The History of 'Disease'
What to Know
When disease was first used, it referred literally to "lack of ease or comfort" rather than to how it is used today to refer to sickness or problems with bodily function. Disease can still be used today to mean "uncomfortable," but there is usually a hyphen as in "dis-ease."
As this article is being written, in the middle of April 2020, one particular disease is on the mind of many (okay, all), but since words are our territory, we're going to focus not on disease-the-phenomenon, but on disease-the-word. Because words are fascinating, and the word disease didn't start out with the meaning it currently has.
Original Use of 'Disease'
That's right: when disease was first used it didn't refer to an illness—that is, to (as our definition puts it) "a condition of the living animal or plant body or one of its parts that impairs normal functioning and is typically manifested by distinguishing signs and symptoms." No, the first meaning of disease was far more transparent than that. As the addition of its second element to the prefix dis- suggests, it was all about a lack of ease.
Ease hasn't changed as much over its 800 year history; the meanings it has relating to the state of being comfortable, including freedom from pain or discomfort, were well-established when disease came on the scene in the 14th century with its "lack of ease" meaning that we can also understand as "trouble, discomfort, uneasiness, distress."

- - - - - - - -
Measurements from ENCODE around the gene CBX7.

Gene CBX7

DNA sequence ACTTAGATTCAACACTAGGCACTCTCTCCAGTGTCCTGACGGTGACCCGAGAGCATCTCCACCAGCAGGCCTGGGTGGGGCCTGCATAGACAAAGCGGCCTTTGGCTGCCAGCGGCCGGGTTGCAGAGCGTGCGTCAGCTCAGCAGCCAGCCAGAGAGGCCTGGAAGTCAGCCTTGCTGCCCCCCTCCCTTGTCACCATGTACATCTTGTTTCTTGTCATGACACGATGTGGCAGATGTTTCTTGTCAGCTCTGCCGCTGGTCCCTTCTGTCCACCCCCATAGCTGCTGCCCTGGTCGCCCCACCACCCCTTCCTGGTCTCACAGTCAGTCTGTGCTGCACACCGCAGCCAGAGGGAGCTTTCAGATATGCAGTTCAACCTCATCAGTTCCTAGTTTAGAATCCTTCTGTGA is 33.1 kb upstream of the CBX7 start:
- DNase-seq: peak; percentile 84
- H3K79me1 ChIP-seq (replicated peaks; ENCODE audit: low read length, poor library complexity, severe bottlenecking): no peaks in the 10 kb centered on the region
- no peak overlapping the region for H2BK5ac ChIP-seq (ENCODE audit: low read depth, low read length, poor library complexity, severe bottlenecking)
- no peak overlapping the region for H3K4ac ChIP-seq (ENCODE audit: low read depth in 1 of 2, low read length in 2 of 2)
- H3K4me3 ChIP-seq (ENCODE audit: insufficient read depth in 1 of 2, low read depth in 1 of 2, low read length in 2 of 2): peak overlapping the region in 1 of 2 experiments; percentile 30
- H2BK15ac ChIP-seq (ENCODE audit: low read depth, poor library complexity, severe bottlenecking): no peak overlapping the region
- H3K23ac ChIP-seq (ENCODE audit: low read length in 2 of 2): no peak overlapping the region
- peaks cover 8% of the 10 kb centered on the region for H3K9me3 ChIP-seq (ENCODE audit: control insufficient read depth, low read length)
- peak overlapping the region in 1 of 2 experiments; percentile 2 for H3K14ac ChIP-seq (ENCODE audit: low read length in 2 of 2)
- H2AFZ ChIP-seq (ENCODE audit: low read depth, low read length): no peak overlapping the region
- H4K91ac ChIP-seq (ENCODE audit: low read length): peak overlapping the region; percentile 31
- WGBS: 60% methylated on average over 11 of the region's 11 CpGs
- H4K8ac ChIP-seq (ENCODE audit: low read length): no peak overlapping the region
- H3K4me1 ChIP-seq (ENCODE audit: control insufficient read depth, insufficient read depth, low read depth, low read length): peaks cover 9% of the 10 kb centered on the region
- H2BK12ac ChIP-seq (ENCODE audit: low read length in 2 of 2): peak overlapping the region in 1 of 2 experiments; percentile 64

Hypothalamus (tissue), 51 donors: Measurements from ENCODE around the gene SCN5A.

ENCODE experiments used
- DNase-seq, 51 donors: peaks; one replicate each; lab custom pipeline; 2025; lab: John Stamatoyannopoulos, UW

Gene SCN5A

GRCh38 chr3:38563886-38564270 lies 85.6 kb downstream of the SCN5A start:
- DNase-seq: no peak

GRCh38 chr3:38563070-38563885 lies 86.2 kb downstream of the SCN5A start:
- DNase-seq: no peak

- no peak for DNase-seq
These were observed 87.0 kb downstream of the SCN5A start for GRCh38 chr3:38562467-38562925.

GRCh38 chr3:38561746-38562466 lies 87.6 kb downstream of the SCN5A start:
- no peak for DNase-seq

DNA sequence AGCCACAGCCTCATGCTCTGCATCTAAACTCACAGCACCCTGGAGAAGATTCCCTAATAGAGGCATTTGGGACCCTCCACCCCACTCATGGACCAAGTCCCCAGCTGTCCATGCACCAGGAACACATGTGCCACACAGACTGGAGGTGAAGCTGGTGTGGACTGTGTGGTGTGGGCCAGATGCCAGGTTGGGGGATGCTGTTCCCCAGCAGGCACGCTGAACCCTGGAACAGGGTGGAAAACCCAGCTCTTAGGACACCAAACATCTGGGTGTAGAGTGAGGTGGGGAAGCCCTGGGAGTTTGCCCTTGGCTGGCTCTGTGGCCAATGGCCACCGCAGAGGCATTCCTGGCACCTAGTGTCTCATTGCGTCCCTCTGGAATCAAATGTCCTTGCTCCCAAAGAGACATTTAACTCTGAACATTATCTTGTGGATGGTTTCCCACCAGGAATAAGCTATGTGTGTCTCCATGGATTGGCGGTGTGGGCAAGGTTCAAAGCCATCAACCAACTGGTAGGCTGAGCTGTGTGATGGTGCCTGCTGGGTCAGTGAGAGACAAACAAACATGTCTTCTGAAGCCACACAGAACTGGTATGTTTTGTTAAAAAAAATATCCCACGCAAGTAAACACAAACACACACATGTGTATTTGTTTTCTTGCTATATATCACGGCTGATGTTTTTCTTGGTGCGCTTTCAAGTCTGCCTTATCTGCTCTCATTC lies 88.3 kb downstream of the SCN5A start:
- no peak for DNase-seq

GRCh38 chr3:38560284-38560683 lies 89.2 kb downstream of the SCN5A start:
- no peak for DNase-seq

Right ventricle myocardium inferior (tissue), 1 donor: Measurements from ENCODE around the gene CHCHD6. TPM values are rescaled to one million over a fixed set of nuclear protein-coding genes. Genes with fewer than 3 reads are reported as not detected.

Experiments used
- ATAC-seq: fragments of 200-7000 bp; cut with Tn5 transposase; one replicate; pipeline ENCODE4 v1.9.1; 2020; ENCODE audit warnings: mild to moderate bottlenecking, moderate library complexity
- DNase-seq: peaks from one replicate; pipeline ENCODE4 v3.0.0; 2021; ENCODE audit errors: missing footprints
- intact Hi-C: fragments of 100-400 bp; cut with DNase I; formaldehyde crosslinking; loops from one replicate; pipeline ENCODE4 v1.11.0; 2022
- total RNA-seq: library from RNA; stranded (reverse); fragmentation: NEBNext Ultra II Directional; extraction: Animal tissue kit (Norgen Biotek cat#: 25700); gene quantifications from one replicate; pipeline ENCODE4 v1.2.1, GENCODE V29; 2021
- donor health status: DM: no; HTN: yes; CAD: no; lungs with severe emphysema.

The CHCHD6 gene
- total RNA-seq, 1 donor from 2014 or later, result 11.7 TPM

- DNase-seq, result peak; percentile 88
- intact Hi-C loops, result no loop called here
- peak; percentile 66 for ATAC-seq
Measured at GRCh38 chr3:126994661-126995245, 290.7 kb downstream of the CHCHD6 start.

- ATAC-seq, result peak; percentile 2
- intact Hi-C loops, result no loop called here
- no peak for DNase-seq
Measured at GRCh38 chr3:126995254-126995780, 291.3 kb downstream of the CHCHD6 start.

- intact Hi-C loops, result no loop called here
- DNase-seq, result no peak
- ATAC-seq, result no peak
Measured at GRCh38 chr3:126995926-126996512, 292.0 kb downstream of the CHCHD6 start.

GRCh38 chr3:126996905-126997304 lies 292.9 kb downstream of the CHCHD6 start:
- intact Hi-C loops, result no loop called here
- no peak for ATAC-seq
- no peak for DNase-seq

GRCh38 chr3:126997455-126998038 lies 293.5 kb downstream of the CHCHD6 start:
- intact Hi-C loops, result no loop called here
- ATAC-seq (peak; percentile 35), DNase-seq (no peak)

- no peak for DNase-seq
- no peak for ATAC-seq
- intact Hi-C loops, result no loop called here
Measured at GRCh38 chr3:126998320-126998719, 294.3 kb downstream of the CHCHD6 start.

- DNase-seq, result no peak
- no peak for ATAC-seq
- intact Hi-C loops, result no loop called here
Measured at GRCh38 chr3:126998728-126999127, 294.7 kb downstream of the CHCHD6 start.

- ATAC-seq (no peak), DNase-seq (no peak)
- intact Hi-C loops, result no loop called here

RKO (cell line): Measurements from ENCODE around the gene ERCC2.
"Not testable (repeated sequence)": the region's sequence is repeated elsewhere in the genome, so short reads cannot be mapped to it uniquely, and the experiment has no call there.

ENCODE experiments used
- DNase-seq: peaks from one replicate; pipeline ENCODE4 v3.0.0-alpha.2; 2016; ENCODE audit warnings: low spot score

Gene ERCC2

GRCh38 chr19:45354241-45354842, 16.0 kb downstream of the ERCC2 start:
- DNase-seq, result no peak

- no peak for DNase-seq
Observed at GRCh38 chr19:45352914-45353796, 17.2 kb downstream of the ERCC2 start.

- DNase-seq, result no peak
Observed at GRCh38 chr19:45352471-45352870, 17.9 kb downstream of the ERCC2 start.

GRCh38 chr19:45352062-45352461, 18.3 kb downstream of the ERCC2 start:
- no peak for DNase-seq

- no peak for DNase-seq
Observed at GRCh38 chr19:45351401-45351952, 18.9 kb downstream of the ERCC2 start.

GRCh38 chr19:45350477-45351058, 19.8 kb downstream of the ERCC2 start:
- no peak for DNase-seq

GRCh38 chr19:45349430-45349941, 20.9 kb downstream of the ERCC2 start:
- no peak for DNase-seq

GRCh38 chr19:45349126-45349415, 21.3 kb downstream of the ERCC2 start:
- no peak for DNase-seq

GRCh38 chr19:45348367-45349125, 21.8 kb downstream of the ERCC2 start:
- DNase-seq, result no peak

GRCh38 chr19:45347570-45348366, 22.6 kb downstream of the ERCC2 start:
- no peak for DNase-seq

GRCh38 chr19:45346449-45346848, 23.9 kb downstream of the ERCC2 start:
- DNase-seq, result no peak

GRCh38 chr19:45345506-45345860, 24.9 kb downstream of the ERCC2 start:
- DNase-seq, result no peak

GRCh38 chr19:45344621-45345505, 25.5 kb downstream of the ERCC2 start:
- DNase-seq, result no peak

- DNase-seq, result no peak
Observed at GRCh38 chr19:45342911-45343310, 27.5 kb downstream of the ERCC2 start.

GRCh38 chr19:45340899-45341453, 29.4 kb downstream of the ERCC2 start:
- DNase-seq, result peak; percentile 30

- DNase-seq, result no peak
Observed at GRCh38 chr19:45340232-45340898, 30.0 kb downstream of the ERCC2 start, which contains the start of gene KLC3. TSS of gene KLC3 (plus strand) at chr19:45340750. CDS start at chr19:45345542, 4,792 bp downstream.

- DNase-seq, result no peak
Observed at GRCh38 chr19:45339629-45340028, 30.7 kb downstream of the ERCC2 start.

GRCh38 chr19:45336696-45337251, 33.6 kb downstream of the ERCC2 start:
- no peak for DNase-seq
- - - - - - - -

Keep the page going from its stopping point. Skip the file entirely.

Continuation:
Chaucer used the word this way in "The Manciple's Prologue," from Canterbury Tales:
Where that we goon, that drynke we with us carie.
For that wol turne rancour and disese
T'acord and love and many a wrong apese.
This can be rendered in modern English as:
Where'er we go, good drink with us we carry;
For that will turn rancour and all unease
To accord and love, and many a wrong appease.
'Disease' and Illness
By the end of the 14th century, per the Oxford English Dictionary, this "lack of ease" meaning had extended into a specific not-feeling-well kind of lack of ease as a general term for "sickness, illness." It wasn't until the 16th century that disease was used to refer to a case of an illness, or to specific illnesses and maladies.
The original meaning of disease is still found in a punctuated form, conveyed in modern use with a neatly placed hyphen:
Davis’s novel opens with Wordsworthian landscapes that inspire anxiety and dread. The object of sublime, inchoate dis-ease is subsequently displaced from beautiful and threatening Welsh landscapes to a crowdsourced writing program triggering the inexplicable “fall of mist,” simultaneously destroying authorial property and altering the natural world beyond recognition.
— Courtney Traub, The Arizona Quarterly, Summer 2016